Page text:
Marijuana farm located south of Gypsum gets approval for 40-acre expansion
Pot Zero operation promotes its organic operations and commitment to net zero carbon footprint
A two-acre marijuana cultivation and processing operation located approximately 12 miles south of Gypsum is poised to get a lot larger after netting an expansion approval from Eagle County.
TNT Botanicals — which does business under the brand Pot Zero — can now expand to 40 acres of outdoor cultivation. Pot Zero’s crops are organically cultivated without the use of chemicals and the company bills itself as the only zero carbon footprint marijuana cultivation operation in Colorado.
During a six-week review of the expansion plan, county officials expressed their support for the company’s sustainability focus but noted concerns regarding compliance with fire code and emergency access regulations. Officials also cited concerns that the existing special use permit for the operation was out of compliance. Eventually, however, the county and the company were able to hammer out operational conditions to address the issues.
TNT Botanicals is located at a 384-acre, resource-zoned property along Gypsum Creek Road. Its water supply comes from permitted storage ponds on site. In addition to the current two acres of outdoor cultivation, the operation includes 8,500 square feet of greenhouse space for processing and extraction operations. This operation was out of compliance with the specifics of the county’s initial special use permit. Addressing those shortcomings was a key component of the expanded special use request.
Along with expanding cultivation to 40 acres, the new permit application includes 25,600 square feet of processing and extraction facilities and that presented a major sticking point for the application. By defining marijuana processing as an industrial use, the county regulations required an indoor sprinkler system. During the hearing process, the TNT Botanicals crew vehemently objected to that requirement, arguing it was an unreasonable application of the rules that represented a real threat to its business.
“If a tomato farmer hung his tomatoes upside down … the fact that they are hanging their tomatoes upside down wouldn’t be considered industrial processing,” argued TNT Botanicals planner Chris Green. Rather, he noted, converting tomatoes into tomato sauce would represent industrial processing. He likened TNT’s processing to the first example rather than the second — noting that the effort largely involves simply drying out the plants.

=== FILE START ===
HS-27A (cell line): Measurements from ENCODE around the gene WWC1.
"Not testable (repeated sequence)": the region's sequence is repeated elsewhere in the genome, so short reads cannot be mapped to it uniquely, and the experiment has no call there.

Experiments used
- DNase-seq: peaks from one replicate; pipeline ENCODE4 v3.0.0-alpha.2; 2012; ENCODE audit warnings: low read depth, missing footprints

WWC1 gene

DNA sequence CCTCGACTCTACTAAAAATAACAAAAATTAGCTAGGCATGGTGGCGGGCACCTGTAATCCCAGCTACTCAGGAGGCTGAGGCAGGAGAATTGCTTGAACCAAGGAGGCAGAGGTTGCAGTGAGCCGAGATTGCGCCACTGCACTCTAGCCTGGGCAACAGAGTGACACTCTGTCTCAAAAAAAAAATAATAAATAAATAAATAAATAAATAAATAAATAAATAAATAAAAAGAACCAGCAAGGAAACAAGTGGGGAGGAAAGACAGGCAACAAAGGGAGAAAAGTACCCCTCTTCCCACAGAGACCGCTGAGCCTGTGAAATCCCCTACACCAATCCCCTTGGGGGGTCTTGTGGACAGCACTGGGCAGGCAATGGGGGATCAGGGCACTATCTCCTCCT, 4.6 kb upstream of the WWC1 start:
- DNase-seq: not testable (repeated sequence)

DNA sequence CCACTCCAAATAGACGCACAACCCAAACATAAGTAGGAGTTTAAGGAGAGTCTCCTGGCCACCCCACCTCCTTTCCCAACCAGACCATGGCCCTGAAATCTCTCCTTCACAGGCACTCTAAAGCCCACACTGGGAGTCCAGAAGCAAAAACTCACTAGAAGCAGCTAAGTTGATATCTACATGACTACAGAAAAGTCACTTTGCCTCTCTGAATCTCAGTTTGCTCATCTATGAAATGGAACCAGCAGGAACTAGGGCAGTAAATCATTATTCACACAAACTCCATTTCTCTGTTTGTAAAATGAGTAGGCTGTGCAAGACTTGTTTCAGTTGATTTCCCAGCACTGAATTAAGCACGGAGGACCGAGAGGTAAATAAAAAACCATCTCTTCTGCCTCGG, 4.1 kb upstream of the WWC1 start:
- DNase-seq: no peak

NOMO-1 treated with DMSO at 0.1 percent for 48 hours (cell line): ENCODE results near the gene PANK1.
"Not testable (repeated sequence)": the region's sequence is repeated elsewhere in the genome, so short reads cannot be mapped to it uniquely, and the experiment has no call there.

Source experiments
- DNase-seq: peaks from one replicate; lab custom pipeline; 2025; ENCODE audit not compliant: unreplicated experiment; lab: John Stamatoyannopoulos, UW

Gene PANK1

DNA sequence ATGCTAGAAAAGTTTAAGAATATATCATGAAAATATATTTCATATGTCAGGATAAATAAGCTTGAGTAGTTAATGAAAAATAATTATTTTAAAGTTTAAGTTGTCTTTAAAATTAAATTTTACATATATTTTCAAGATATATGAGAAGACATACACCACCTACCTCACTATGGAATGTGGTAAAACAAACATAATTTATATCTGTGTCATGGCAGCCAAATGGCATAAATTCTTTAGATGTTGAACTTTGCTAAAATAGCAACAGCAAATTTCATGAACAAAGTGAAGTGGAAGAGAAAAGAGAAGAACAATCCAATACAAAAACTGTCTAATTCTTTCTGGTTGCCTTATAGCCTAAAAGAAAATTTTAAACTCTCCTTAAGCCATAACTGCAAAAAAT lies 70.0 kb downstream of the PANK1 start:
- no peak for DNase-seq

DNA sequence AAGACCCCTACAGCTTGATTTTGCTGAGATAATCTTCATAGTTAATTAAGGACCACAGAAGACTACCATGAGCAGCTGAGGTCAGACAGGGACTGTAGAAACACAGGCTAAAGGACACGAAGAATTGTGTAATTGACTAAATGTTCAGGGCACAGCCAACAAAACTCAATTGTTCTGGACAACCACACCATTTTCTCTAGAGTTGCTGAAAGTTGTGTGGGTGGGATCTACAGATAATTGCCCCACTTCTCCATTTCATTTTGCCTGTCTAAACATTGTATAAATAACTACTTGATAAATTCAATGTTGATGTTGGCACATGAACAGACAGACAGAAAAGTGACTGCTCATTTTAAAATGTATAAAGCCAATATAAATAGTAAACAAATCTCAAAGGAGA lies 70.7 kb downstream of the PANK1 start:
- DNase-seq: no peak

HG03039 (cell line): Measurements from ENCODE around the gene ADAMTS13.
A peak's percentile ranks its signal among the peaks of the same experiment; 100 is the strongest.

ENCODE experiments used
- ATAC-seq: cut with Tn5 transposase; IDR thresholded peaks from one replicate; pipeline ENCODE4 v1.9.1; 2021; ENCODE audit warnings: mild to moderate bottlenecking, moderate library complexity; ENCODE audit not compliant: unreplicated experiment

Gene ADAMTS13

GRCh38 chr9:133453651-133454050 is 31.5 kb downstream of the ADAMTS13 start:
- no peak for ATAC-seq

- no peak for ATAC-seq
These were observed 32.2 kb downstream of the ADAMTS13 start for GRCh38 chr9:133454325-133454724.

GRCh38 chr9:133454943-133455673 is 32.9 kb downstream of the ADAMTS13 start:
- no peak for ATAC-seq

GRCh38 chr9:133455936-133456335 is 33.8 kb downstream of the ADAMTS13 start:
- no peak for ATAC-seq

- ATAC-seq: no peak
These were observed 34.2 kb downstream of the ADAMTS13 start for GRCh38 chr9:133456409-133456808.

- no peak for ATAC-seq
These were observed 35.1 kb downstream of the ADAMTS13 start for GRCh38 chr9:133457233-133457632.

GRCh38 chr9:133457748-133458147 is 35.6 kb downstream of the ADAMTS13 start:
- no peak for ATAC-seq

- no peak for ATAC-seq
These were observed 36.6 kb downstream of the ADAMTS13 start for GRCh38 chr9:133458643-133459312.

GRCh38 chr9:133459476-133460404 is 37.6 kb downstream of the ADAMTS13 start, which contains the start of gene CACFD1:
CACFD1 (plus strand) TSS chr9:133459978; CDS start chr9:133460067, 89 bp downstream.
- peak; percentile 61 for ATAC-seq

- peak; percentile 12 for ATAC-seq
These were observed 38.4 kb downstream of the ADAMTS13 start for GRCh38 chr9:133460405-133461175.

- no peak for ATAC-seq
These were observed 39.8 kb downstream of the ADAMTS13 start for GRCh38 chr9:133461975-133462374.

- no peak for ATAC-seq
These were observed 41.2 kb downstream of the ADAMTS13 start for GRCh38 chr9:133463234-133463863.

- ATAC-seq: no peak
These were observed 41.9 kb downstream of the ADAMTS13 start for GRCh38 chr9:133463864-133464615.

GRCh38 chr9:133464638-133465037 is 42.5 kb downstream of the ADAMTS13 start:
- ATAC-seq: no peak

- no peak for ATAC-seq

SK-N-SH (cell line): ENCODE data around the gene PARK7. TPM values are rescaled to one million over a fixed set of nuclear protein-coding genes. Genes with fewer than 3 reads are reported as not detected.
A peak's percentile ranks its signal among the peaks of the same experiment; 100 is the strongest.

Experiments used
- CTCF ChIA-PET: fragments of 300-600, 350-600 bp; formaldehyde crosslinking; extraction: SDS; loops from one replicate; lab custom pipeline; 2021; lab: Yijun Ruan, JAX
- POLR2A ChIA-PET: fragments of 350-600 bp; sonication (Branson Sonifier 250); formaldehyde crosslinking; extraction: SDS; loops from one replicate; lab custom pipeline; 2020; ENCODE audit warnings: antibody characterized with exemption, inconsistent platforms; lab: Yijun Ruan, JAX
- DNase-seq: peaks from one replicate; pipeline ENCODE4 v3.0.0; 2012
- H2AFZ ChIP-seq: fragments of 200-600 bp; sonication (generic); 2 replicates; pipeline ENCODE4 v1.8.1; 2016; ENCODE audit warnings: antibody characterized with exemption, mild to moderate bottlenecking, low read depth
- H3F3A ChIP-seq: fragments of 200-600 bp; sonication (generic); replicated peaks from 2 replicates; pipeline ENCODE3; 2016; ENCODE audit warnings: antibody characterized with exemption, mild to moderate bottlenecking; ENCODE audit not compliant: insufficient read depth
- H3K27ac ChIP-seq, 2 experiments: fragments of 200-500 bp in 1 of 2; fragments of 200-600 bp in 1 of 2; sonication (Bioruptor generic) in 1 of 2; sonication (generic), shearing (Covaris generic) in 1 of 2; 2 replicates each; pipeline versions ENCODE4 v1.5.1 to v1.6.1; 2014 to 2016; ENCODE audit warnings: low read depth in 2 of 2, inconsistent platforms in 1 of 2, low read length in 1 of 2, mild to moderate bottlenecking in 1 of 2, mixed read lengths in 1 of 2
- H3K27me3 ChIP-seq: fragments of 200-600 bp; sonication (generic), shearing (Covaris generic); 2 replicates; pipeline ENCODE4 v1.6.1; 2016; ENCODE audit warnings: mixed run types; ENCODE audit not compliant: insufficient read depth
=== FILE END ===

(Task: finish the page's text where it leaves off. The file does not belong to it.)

“The only real issue that I have with the fire suppression issue is if the sprinklers go off, it would destroy everything,” said Rob Trotter, TNT Botanicals owner. He said an unnecessary sprinkler system could potentially destroy millions of dollars worth of product.
“There is really no real world danger up there. It has all been created by code,” Trotter said.
Christine DeHaviland, a manager at Pot Zero, said Trotter has been very proactive about fire precautions, particularly during last summer’s devastating wildlife season.
“We have always felt safe and secure on the farm,” she noted. “Before I even had the opportunity to speak with Mr. Trotter (about fire precautions) I realized he had fire hose laid out all over the farm.”
That proactive action is indicative of the overall operation, according to Green. He noted Pot Zero has received national recognition for its product and its commitment to a zero carbon footprint.
“Check off all the sustainability boxes for them. They are good at what they do,” Green said
Ponds and containers
During the county’s review process, the TNT Botanicals crew was able to develop a fire mitigation proposal with the Gypsum Fire Protection District. That plan calls for sprinkler installation in a barn building and “early fire detection” measures at shipping containers on site. Additionally, storage ponds on site will maintain sufficient water for fire suppression efforts.
“There were a number of life and safety issues for this application and we believe that we have paid serious attention to those,” Green said. Additionally, he noted TNT submitted a building permit this week for structures located on an upper bench of the property, fencing and pond grading. That action will address compliance issues regarding the previous special use, he said.
The clock has been ticking throughout the TNT application process and that is particularly true for 2021’s growing season. The operation plans to expand cultivation to 10 acres this year, address the conditions that are part of the special use permit, and then expand up to 40 acres as market conditions warrant.
“I really do appreciate the amount of work that has gone into this plan,” said Commissioner Jeanne McQueeney. “I agree with the staff’s work on this and that this is a file that meets our standard for a special use permit.”
Commissioner Kathy Chandler-Henry acknowledged there has been some frustration from the TNT Botanicals team through the six-week county process.
“But what we have before us now is a much stronger file,” she said. “We can clearly say we think this file clearly meets the standards for a special use permit.”
“I am very excited about the industry and the work you are doing up Gypsum Creek — the net zero, organic nature,” Chandler-Henry added. “I think it’s really a leader in the industry and I am very glad to have it in Eagle County.”
Commissioner Matt Scherr concurred. “For this really innovative project, I think we were all hoping that we could get this to a place where it could succeed.”
With the addition of 12 conditions, the commissioners unanimously approved the TNT Botanicals permit Tuesday.